In what appears to be a suspicious move by the office of Neil Barofsky, the special inspector general for the Troubled Asset Relief Program, federal agents swarmed two Florida banks Monday after a deal last week that didn’t work out, where one of them to receive taxpayer bailout funds.
After the quarterly financial results came in, a deal between Taylor, Bean & Whitaker, a mortgage lender based in Ocala, Florida, and Colonial BancGroup, the parent of Colonial Bank from Montgomery, Alabama, was halted, as numbers revealed Colonial Bank’s performance was terrible, prompting the process to stop.
Taylor, Bean & Whitaker were going to provide a $300 million boost to Colonial Bank before the numbers were revealed. Now that the deal has failed to emerge, executives say the likelihood of the banks surviving are very doubtful.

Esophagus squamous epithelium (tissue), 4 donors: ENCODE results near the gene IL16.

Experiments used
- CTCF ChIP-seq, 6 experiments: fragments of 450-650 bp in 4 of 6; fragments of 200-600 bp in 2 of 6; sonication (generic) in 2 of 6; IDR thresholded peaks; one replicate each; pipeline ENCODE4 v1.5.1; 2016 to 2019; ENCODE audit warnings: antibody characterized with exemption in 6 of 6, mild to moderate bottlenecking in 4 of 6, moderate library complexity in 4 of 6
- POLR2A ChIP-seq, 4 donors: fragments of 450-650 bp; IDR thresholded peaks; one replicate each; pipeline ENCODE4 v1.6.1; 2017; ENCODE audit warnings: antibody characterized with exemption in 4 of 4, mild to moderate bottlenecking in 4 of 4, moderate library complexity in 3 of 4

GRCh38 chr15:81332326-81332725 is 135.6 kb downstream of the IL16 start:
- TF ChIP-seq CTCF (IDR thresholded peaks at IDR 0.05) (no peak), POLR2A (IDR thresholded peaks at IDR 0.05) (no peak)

While not giving any details on the situation or circumstances, a spokeswoman for the inspector general’s office said there were two search warrants issued for banks in the state of Florida.
Another spokeswoman for Colonial Bank confirmed that a bank branch located in Orlando, Florida have been searched by federal agents, although also not elaborating on the details.
This is worth watching because of the timing of the actions by TARP officials. Why didn’t this happen beforehand? Does it lie within the legal parameters of TARP?
For example, by law TARP officials are responsible for legal issues only related to TARP; things such as fraud and other types of illegal actions. At this time there’s no idea of what the agency is investigating, or why it’s happening after the fact.
It’s just an odd and a little bit suspicious that this is going down the way it is, and makes you wonder if the Feds are overstepping their bounds because things didn’t work out the way they wanted, rather than legitimate concerns they knew about.